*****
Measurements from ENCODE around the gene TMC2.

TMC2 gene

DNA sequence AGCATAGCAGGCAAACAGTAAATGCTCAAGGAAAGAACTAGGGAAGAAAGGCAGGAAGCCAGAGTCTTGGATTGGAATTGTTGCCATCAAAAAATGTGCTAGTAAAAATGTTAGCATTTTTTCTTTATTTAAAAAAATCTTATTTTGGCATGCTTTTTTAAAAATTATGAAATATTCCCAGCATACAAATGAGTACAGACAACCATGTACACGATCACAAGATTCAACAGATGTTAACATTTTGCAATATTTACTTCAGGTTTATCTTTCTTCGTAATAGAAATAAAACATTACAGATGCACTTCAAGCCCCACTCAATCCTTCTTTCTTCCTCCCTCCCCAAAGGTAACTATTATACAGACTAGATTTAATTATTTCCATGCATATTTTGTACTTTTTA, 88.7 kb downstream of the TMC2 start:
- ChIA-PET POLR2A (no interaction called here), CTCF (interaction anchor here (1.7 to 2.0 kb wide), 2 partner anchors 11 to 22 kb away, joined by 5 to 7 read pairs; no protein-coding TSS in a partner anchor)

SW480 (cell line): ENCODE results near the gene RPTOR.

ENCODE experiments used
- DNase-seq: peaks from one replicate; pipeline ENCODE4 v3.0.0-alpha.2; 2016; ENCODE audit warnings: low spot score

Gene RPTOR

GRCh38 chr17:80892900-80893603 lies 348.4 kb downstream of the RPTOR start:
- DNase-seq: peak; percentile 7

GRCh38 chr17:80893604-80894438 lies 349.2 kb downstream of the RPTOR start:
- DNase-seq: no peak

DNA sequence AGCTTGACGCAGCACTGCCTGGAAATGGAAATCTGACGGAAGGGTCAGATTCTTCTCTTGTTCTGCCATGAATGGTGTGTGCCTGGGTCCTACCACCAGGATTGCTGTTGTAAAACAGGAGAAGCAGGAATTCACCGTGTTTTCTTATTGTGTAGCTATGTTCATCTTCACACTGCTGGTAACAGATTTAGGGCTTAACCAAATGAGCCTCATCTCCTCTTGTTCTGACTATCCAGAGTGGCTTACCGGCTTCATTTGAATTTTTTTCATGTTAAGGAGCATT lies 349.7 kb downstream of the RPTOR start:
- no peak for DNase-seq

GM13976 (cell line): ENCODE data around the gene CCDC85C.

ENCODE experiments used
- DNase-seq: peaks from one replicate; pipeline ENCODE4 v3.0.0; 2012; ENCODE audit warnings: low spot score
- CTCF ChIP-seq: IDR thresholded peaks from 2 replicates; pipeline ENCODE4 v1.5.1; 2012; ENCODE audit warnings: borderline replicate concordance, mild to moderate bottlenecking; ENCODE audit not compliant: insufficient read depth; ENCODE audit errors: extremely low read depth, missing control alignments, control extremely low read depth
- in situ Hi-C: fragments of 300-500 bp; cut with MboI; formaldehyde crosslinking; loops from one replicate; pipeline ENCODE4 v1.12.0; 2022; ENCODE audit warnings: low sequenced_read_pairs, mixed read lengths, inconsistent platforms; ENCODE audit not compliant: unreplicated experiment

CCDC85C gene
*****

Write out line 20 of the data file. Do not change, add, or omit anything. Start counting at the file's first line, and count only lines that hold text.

CCDC85C gene